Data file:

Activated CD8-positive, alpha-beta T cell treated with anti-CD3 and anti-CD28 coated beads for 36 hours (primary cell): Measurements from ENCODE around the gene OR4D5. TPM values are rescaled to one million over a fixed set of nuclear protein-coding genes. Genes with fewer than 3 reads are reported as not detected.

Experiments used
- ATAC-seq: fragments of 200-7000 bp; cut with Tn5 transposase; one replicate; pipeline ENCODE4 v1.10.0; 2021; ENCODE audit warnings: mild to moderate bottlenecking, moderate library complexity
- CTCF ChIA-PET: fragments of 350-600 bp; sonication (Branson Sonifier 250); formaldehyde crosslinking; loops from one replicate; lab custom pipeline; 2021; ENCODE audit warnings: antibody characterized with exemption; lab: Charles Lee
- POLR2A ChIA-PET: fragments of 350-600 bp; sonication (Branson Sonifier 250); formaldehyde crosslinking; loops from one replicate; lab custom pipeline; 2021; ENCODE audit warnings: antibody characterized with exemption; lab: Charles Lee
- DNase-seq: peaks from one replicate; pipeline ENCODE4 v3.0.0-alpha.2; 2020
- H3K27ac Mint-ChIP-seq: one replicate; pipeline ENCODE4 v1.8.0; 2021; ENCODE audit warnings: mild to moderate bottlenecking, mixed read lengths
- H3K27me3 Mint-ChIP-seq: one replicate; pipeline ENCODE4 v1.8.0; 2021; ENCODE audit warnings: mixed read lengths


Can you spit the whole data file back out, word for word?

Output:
Activated CD8-positive, alpha-beta T cell treated with anti-CD3 and anti-CD28 coated beads for 36 hours (primary cell): Measurements from ENCODE around the gene OR4D5. TPM values are rescaled to one million over a fixed set of nuclear protein-coding genes. Genes with fewer than 3 reads are reported as not detected.

Experiments used
- ATAC-seq: fragments of 200-7000 bp; cut with Tn5 transposase; one replicate; pipeline ENCODE4 v1.10.0; 2021; ENCODE audit warnings: mild to moderate bottlenecking, moderate library complexity
- CTCF ChIA-PET: fragments of 350-600 bp; sonication (Branson Sonifier 250); formaldehyde crosslinking; loops from one replicate; lab custom pipeline; 2021; ENCODE audit warnings: antibody characterized with exemption; lab: Charles Lee
- POLR2A ChIA-PET: fragments of 350-600 bp; sonication (Branson Sonifier 250); formaldehyde crosslinking; loops from one replicate; lab custom pipeline; 2021; ENCODE audit warnings: antibody characterized with exemption; lab: Charles Lee
- DNase-seq: peaks from one replicate; pipeline ENCODE4 v3.0.0-alpha.2; 2020
- H3K27ac Mint-ChIP-seq: one replicate; pipeline ENCODE4 v1.8.0; 2021; ENCODE audit warnings: mild to moderate bottlenecking, mixed read lengths
- H3K27me3 Mint-ChIP-seq: one replicate; pipeline ENCODE4 v1.8.0; 2021; ENCODE audit warnings: mixed read lengths